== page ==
how to skip KRL and send command to motors directly

  • Hello All,


    Recently we purchased a kuka KR6-R900 robot, with KRC4 compact and KSS 8.6.6. We would like to conduct research of online trajectory generation based on this robot, which means we want to control each joint displacement, velocity and acceleration in real time.


    We have tried to program the robot with KRL, though each joint can be controlled, the velocity and acceleration cannot be controlled accurately and in real time. I believe this is the limitation of KRL since robot controller generate its own trajectory and KRL cannot override this trajectory. Perhaps the only solution is to skip KRL and program each joint motor directly. Could someone please point the correct direction how can we send displacement, velocity and acceleration command directly to each joint? We have RSI, mxautomation package and an additional PLC controller.


    thank you for any advice.

  • AD
  • you can generate paths offline and then run this through KRL. this is not real time but you can still do analysis and easily generate new data set.


    but if you want to do a true real time path control, there is no way around RSI.

    1) read pinned topic: READ FIRST...

    2) if you have an issue with robot, post question in the correct forum section... do NOT contact me directly

    3) read 1 and 2

  • you can generate paths offline and then run this through KRL. this is not real time but you can still do analysis and easily generate new data set.


    but if you want to do a true real time path control, there is no way around RSI.

    Hi Panic mode,


    Thank you for your reply.


    Just want to confirm that using KRL can't control the trajectory (vel, acc) am I right? Based on my understanding the system varible $vel and $acc is used to set override while the trajectory is still generated by robot itself.

  • $VEL and $ACC tell the robot what the programmer wants the robot to do. But the robot does what is achievable.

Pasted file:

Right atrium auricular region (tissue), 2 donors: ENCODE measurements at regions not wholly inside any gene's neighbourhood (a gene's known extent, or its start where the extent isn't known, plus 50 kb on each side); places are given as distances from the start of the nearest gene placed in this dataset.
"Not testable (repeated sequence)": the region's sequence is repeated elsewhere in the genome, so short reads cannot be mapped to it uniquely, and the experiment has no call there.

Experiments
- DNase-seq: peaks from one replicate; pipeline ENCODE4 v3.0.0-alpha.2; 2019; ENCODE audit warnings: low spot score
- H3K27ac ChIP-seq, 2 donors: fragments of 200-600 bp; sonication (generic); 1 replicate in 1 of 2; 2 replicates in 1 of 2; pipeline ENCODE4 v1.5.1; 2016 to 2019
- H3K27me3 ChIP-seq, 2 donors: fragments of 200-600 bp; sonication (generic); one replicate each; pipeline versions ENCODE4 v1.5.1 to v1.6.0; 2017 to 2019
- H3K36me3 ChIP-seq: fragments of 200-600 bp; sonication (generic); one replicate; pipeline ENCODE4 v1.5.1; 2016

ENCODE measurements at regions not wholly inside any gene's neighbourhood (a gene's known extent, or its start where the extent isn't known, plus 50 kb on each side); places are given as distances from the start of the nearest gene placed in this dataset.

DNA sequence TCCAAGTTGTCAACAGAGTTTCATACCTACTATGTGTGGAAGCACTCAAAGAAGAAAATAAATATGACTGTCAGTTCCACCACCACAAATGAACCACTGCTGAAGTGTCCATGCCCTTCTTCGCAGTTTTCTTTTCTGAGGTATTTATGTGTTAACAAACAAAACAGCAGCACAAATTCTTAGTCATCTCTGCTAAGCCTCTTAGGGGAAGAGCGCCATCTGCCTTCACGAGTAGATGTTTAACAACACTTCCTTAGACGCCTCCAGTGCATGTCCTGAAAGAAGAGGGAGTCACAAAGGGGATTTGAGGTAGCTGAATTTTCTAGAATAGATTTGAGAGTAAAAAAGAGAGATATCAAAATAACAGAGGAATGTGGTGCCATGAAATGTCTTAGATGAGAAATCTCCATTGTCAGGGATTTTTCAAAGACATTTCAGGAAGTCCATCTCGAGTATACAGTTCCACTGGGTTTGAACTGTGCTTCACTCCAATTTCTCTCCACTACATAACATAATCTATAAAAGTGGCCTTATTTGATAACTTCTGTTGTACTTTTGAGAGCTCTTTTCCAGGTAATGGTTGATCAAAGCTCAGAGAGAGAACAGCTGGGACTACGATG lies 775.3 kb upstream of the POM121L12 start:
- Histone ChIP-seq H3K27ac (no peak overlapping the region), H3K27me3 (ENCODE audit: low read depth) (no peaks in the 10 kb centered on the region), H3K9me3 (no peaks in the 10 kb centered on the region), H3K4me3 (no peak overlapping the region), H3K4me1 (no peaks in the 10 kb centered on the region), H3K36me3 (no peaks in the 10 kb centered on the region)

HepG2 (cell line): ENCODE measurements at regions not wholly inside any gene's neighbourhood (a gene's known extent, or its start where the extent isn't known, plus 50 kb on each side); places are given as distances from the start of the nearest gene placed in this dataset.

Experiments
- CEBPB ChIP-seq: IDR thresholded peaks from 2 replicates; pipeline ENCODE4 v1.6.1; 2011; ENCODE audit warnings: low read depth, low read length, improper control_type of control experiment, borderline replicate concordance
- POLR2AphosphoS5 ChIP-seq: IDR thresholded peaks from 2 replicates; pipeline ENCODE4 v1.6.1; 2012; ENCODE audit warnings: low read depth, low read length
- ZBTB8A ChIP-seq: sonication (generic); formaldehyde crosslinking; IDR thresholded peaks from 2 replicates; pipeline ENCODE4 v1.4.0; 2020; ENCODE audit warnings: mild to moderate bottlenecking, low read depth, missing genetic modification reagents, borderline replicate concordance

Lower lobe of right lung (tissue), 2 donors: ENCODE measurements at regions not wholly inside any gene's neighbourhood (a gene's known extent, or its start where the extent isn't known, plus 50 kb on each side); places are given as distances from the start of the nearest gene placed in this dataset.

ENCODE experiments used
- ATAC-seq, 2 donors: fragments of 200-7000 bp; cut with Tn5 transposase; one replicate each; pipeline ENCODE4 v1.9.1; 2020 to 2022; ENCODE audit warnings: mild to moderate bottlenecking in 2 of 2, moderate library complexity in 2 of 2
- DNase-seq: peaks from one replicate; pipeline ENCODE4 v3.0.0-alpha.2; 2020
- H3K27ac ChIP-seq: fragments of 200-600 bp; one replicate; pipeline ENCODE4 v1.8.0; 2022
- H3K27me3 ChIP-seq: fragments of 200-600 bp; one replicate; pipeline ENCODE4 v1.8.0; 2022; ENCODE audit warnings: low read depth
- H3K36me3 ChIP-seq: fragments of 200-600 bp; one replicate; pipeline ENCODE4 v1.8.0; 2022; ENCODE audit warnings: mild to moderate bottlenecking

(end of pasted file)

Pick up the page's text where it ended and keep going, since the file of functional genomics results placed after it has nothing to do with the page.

If the robot is given a motion command, it applies a hierarchy of priority to each part of that motion. While the exact hierarchy is only KUKA knows, but from personal experience, it goes something like this:

    1. Position
    2. Path (for a LIN or CIRC motion)
    3. Velocity
    4. Acceleration

    The robot will do its best to reach the programmed endpoint, if at all possible. And will follow the interpolated path, if the motion command is interpolated. It will do its best to achieve the commanded velocity and acceleration, but if the combination of distance, pose, payload, and inertia (just to name a few) exceed any of the robot's inherent limits, the motion will be de-rated to whatever limit is the lowest. The dynamic motion modelling for all of this is extremely complex, and confidential on KUKA's part.


    Motion commands from within RSI deliberately bypass many (but not all!) of these preventative features. If RSI issues a motion command to an axis that is 2x the maximum RPM of the servo, the robot will execute that motion... until the overspeed of the axis trips a fatal error and brings the robot to a halt. RSI also makes it possible to exceed the 250mm/s safe speed limit in T1 mode, which makes extra safety precautions vital when testing with RSI.


    RSI does not allow you to exceed the robot's physical limits. It does allow you to hit those limits more violently, which can, over repeated strikes, damage the robot. A KRL program ordered to accelerate faster than the current payload allows will simply reduce its acceleration to what the robot can handle. Issuing an equivalent command in RSI will simply force the robot to attempt the motion until one of the axes suffers an amperage or torque limit fault.